Randall Elementary was closed and then turned into a STEM school, a school so successful there is now a waiting list. Saratoga Elementary was converted to a STEM middle school, allowing the district to move the district’s sixth grade students into the middle schools. This saved the district another $300,000 per year. And next year when White Rock is closed, the district estimates they will save over $400,000 per year in operating, staffing, and busing costs.
Also unlike their neighbors to the east, the Waukesha School District addressed the issue of labor costs by playing a little hard ball for the first time in recent memory. During the protests in Madison, other school districts were rushing to sign contracts tying their hands for the near future. The Waukesha School District was also trying to sign a contract – for the two years prior. Negotiations for a contract with the teachers union almost pulled the two sides into binding arbitration.
At stake were the salary table and the district’s desire not to use WEA Trust for insurance.
In 2009, the school district changed from WEA Trust to United Healthcare. The district estimates a savings this year of $2 million from this switch. The contract signed last spring recognized the change in insurance carriers, settling the issue.
The contract also changed the salary table so it now takes a teacher 18 years to reach the top instead of nine. This was especially significant given the high number of teachers, 130, that retired at the end of the school year.
Part of the reason the number of retirements was so high is that the school district did not allow teachers to retire early when that provision in the previous contract expired. Early retirements were held up while the new contract was negotiated, preventing as many as 40 teachers from retiring early. That put pressure on the union to negotiate on the other items.
With the retirements, younger teachers replacing them, and the change in the salary table, the school district will see long-term savings in the budget, not just next year.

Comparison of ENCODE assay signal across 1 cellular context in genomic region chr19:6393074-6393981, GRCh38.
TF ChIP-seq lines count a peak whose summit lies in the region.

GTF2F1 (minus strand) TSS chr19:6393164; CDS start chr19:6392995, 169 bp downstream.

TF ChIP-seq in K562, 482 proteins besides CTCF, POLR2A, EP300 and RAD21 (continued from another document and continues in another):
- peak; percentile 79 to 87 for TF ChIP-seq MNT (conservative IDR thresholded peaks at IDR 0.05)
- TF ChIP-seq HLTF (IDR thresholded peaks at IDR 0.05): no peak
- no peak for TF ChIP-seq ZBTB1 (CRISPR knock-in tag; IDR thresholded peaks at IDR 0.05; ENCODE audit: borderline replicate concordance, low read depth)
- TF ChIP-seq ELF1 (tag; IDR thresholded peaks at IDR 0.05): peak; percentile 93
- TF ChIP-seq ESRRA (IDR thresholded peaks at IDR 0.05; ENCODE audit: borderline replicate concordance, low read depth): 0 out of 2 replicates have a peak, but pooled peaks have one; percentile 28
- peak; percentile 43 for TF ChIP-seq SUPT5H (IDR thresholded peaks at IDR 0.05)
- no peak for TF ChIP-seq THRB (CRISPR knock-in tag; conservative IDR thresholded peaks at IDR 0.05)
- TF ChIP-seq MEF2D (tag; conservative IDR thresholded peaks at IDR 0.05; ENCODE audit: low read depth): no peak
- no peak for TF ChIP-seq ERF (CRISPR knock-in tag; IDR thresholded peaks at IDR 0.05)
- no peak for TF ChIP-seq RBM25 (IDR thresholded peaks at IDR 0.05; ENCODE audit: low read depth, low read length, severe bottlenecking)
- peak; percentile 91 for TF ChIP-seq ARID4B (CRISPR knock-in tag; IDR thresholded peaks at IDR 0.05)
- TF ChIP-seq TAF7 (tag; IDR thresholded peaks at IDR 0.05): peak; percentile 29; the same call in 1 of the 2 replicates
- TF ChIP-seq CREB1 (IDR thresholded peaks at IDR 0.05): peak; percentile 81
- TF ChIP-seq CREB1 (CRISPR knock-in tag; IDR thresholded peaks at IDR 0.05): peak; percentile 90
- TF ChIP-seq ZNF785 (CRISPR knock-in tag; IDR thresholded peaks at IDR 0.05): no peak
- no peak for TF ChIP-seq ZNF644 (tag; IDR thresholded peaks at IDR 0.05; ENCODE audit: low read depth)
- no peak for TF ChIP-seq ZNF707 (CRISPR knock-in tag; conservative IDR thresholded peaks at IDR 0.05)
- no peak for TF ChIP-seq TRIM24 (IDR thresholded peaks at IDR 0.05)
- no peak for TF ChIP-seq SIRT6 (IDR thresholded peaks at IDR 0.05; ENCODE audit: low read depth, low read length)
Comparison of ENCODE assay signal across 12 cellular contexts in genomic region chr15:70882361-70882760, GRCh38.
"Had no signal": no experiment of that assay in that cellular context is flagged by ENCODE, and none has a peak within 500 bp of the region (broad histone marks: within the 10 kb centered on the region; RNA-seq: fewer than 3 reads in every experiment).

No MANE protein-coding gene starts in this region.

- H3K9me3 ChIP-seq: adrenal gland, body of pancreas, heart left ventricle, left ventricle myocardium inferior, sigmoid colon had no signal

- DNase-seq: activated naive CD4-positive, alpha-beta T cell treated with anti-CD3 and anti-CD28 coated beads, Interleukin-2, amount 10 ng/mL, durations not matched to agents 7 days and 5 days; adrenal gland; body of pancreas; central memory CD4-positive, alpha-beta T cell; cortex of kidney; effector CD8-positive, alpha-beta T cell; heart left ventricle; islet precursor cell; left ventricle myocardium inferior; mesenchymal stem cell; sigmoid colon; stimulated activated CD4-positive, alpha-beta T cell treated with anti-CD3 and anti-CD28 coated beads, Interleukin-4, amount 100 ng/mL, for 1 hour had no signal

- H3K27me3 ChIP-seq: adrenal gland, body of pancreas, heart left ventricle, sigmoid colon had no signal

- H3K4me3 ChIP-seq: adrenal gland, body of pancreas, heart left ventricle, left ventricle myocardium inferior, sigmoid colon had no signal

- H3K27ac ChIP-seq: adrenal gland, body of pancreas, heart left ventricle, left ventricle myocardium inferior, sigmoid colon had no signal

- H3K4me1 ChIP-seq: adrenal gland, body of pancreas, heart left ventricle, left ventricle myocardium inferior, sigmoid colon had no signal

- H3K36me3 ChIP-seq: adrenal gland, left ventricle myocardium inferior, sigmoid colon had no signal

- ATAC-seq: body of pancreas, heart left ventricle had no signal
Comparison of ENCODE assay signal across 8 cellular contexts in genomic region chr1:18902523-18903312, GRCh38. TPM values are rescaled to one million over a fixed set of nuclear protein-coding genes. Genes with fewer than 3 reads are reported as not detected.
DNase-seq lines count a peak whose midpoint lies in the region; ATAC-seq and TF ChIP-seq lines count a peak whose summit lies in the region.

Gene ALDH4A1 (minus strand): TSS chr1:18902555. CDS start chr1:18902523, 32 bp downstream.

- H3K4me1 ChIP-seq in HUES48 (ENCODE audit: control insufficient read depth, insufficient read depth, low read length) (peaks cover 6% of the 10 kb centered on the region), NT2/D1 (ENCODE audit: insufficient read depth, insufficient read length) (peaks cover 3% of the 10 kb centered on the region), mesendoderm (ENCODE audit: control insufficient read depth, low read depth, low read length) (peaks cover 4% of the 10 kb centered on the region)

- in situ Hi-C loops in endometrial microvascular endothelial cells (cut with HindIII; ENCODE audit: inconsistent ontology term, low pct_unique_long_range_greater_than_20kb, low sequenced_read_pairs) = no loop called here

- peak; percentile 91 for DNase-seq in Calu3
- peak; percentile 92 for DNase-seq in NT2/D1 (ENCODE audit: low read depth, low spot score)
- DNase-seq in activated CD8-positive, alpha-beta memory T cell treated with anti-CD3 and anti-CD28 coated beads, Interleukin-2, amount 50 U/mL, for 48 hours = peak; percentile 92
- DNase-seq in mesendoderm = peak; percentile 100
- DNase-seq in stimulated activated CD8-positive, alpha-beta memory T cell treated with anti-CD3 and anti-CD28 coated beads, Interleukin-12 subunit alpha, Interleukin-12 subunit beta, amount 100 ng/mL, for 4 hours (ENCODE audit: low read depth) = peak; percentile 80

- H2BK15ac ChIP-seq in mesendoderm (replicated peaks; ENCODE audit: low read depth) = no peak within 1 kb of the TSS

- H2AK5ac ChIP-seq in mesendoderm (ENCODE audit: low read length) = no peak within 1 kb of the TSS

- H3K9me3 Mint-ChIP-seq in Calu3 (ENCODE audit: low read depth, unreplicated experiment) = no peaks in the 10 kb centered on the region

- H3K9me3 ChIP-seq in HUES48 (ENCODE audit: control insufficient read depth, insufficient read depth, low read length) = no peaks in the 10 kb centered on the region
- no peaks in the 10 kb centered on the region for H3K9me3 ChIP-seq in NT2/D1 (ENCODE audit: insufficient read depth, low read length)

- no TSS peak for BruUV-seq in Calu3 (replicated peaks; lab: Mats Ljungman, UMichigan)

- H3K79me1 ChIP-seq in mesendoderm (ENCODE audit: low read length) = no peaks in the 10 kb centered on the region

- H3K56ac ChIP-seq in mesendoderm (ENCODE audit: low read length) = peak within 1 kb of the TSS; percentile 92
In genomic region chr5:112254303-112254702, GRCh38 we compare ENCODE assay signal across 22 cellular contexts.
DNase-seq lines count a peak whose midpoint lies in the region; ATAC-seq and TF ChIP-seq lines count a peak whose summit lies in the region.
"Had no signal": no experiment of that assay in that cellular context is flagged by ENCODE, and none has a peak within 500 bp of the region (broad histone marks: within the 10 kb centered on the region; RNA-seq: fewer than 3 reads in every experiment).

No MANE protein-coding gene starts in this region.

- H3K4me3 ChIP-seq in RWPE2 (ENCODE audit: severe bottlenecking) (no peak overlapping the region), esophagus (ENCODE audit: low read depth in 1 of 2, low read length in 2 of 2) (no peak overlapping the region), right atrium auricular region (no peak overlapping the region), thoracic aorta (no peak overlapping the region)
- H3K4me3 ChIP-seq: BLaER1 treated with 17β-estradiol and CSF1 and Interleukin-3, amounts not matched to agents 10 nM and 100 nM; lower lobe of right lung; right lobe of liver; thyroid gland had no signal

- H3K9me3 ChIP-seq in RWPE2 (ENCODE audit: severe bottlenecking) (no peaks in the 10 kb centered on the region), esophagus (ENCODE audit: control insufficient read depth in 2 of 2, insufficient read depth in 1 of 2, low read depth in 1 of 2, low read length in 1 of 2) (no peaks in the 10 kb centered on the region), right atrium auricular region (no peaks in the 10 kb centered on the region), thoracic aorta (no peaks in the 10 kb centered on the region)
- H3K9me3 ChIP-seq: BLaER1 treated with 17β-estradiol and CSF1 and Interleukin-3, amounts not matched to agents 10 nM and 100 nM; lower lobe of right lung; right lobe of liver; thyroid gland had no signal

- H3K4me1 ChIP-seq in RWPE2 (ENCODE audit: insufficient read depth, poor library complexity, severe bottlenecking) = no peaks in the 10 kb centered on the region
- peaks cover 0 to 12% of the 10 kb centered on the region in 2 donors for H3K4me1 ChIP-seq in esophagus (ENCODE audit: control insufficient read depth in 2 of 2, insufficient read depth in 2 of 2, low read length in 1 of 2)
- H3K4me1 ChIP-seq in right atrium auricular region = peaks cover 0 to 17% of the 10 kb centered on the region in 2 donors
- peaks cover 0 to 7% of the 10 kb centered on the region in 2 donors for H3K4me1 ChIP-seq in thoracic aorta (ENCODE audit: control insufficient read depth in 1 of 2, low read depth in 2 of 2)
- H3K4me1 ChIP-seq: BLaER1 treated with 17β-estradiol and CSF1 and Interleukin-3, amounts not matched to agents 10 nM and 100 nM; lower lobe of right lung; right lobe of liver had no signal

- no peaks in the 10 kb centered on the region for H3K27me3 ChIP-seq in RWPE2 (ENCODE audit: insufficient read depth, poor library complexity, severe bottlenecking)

This year the school district will also take advantage of one-time federal funding to help cover labor costs and retain teachers. The school district received approximate $3.8 million in the federal “teacher bailout” but only spent approximately $400,000. The rest was held by the district in anticipation of state and federal funding cuts in the 2011-2012 school year.
By contrast, Milwaukee spent the entire sum they were given the first year because the union refused to renegotiate their contract and the district was faced with the possibility of laying-off 480 teachers in 2010.
The district intends on taking advantage of the changes in union bargaining privileges by pursuing health insurance changes. Already this year the district is putting into place a wellness plan that could save the district $3 million. Employees of the district will pay 12% of their health insurance premium costs, but if they do not participate in the wellness program the employee contribution goes up to 17%.
According to Gray, the changes brought by Act 10 will have even more of an impact on insurance costs for future district budgets. In an interview Friday, Gray said he was “really optimistic that we can offer a really good plan at a lower cost.” He anticipated it would be a “win-win” with less money out-of-pocket for teachers for their health insurance.
So the situation in Waukesha looks a lot better than it did just a few years ago. Nobody is talking about a need for referendums and the district’s finances are looking better.
It can be done, but it takes a school district looking out for the best interests of the taxpayers as well as the employees. Gray credits his success on focusing on streamlining operations to find efficiencies and working to lower labor costs. The formula is working.
It’s too bad that now that the district is doing so much better financially that State Rep. Sondy Pope-Roberts and all of the special interest groups advocating for more state spending on education aren’t coming to Waukesha to talk about school funding now. They might just learn something.